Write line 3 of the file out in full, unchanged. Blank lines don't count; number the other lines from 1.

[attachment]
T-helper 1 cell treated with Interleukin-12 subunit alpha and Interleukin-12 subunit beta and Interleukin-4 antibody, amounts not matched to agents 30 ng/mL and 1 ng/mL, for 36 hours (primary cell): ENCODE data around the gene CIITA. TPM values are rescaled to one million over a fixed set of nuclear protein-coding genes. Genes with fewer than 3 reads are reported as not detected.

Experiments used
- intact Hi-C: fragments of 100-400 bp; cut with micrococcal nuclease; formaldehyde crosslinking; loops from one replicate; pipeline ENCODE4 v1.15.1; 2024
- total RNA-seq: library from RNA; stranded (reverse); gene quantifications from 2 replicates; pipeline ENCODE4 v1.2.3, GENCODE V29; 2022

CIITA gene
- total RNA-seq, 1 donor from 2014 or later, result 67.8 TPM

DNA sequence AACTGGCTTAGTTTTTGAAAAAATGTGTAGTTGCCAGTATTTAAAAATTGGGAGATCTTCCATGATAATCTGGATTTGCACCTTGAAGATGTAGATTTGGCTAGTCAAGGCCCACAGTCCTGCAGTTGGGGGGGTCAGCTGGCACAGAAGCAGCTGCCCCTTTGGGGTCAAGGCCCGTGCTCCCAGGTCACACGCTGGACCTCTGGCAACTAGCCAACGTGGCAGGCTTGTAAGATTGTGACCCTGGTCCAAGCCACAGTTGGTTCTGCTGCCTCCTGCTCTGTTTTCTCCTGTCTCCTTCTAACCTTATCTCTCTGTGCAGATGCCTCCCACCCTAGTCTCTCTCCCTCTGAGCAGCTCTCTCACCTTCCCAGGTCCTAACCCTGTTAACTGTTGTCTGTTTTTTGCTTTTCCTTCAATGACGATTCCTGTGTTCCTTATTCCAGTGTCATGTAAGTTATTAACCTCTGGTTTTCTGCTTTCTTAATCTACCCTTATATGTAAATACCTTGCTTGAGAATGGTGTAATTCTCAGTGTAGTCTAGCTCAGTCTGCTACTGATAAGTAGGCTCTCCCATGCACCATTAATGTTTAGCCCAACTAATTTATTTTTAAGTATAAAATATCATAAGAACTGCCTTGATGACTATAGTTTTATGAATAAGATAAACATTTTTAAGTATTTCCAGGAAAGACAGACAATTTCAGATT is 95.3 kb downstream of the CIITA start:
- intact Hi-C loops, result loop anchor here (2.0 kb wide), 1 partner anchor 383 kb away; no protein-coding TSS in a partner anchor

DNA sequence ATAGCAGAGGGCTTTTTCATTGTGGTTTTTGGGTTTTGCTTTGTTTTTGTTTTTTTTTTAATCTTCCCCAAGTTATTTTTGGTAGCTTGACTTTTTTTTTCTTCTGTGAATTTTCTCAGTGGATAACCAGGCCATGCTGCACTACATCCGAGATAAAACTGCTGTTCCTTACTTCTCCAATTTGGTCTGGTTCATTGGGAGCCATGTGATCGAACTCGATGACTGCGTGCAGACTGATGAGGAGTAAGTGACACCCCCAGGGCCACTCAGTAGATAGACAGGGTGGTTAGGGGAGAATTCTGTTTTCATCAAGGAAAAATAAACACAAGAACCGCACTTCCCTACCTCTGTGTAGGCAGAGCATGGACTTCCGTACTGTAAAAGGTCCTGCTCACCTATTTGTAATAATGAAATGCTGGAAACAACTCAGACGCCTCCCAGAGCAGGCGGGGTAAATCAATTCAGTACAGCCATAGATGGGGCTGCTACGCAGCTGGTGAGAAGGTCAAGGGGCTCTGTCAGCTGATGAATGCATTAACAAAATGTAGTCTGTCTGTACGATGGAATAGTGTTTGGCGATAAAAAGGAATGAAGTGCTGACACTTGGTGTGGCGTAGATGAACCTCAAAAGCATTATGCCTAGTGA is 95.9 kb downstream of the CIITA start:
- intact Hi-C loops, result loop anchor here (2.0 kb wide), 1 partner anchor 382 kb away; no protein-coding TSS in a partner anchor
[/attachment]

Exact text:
- intact Hi-C: fragments of 100-400 bp; cut with micrococcal nuclease; formaldehyde crosslinking; loops from one replicate; pipeline ENCODE4 v1.15.1; 2024